Iran: Censorship and Satellites

A battle for the future of Iran is shaping up in outer space, and it's not about missiles or nuclear weapons. It's about information—the ability to jam the signal that brings the news to the Iranian people via satellite television. And for the moment, it's a fight the Iranian government appears to be losing.

Since June 12, 2009, when the apparent fraud of President Mahmoud Ahmadinejad's reelection provoked outrage on the streets of Tehran, his regime has worked to stifle any reporting of discontent. As images of the protests—and the repression—made their way out of the country on cell phones and through social media, the Iranian government frantically blocked access. But even more important than the way those images got out was the way they got back in: picked up and rebroadcast by international news organizations that reached tens of millions of Iranians who don't have the Internet but who do have satellite dishes.

So the Iranian government set out to block the satellite networks it thought posed the biggest challenge to its power. No. 1 on the list: BBC Persian TV, which began broadcasting in January '09, just months before the election. The mullahs blocked the BBC signal by uplinking static on the same frequency. In the process, however, they also garbled other commercial programming in Iran that comes from the same satellite, Hot Bird 6 (which carries several more or less pornographic channels as well as mainstream Western media). Eutelsat and GlobeCast, the French-owned companies that run Hot Bird, moved the BBC signal to other satellites that were harder for the Iranian government to jam. But anyone who wanted to watch the channel had to reposition the dish—and risk losing all the other programming.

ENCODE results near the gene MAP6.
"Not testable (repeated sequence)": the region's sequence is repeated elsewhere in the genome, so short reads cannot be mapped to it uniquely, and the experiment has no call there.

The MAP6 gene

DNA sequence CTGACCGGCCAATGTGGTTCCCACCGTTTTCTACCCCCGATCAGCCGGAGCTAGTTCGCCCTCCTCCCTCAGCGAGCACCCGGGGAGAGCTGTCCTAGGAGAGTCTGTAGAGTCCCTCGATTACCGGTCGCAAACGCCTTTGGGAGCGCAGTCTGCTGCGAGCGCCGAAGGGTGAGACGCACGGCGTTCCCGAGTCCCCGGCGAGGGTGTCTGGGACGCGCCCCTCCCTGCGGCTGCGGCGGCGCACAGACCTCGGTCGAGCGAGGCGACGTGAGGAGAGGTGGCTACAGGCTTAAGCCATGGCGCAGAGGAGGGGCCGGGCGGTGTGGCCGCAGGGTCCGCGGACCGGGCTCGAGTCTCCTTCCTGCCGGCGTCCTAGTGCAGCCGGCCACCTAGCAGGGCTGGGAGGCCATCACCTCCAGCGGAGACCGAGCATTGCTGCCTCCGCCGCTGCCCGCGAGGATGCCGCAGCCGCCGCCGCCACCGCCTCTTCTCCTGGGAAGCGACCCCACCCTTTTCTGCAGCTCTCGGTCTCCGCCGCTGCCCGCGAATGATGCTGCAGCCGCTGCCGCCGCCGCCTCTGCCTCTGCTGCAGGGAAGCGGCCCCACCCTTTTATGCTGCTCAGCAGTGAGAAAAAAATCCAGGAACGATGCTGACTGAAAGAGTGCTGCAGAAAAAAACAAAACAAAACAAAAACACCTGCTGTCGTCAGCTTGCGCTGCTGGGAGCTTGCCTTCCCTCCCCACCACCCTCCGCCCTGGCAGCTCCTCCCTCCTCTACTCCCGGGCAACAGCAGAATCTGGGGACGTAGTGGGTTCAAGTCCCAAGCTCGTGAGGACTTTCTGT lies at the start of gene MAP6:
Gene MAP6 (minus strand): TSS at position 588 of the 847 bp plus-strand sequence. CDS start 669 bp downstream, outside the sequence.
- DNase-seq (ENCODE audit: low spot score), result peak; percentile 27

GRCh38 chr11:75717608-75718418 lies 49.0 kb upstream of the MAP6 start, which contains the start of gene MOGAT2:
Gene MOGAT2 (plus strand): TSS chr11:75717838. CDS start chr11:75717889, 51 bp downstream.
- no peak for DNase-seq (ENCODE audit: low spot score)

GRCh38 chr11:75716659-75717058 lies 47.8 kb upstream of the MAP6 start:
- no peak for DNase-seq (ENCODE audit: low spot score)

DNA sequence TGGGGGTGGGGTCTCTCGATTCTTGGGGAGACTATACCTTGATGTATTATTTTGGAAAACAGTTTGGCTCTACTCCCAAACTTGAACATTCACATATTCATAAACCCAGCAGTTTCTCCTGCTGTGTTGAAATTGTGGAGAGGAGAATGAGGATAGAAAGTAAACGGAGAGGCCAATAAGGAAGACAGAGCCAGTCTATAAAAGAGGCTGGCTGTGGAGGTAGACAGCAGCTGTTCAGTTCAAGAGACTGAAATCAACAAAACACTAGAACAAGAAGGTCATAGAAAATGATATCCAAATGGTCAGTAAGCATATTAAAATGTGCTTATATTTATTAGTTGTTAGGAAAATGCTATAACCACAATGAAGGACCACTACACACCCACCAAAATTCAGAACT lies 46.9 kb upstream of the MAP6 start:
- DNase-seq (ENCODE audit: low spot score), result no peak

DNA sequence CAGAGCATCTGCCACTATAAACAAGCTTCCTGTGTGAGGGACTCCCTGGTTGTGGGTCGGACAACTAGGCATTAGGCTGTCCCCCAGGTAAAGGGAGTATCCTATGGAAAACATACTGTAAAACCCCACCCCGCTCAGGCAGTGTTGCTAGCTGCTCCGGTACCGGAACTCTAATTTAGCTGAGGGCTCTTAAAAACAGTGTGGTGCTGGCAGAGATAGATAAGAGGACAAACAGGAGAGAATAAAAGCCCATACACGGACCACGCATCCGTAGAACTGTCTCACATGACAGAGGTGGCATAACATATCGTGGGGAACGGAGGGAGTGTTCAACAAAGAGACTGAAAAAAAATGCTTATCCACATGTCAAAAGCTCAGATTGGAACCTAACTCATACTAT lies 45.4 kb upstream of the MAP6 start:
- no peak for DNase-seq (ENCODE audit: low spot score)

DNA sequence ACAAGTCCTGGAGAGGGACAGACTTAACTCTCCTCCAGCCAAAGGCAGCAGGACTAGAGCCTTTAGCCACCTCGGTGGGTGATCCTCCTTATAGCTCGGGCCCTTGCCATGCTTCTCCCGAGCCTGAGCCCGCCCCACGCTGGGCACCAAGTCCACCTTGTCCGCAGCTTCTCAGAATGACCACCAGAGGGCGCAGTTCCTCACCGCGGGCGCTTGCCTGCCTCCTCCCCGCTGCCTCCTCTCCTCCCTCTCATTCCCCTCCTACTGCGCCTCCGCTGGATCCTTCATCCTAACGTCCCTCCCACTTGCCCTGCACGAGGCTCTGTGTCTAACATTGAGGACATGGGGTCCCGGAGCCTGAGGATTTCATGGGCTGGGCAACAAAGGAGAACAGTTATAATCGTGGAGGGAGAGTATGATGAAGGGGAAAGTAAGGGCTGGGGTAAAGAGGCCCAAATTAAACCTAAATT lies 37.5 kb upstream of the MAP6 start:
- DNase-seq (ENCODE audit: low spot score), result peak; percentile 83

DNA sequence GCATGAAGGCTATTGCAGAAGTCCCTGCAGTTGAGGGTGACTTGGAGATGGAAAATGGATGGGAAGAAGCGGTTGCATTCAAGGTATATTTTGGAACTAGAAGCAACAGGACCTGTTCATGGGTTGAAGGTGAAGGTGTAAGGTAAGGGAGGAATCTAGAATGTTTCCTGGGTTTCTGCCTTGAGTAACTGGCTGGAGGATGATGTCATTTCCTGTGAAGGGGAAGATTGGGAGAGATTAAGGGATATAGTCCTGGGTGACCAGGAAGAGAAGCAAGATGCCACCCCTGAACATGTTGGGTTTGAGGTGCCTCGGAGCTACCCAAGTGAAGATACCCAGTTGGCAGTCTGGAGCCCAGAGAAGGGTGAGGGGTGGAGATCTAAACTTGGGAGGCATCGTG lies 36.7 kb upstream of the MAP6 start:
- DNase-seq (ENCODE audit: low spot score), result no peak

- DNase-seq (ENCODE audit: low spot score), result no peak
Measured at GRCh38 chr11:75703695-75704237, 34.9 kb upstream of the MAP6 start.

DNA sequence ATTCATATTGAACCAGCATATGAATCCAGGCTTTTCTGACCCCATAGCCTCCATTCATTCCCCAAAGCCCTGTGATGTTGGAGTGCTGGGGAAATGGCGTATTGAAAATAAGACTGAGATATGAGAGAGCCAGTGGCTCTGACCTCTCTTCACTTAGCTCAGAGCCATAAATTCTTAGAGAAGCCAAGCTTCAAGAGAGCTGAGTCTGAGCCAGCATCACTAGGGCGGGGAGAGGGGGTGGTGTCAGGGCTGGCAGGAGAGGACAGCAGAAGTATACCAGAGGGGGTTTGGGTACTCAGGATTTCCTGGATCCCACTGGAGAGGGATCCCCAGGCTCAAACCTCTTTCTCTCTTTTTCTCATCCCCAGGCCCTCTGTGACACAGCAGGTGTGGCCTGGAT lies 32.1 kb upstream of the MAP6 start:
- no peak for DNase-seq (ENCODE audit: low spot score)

Earlier this year the French lodged a formal protest with the International Telecommunications Union, which criticized Iran. But three industry sources, who didn't want to be named discussing the mullahs' telecom disputes, say the Iranian government is in a difficult spot: Iran's domestic TV broadcasts—key to the regime's ability to maintain control and stability—depend on the very European satellites Iran is toying with to get its signals distributed across the country. (Arab-owned satellites have quit carrying Iran's broadcasts, and Iran has no satellites of its own.) Ezatollah Zarghami, chairman of Islamic Republic of Iran Broadcasting, told a conference late last month: "We jam them, they jam us in return. And then our channels are taken off their satellite…So we have to make sure that we don't overreach ourselves." If the satellite fight gets too hot, the Europeans could just pull the plug. Since the end of May, BBC Persian TV has been transmitted from Hot Bird and is broadcasting, so far, without interference.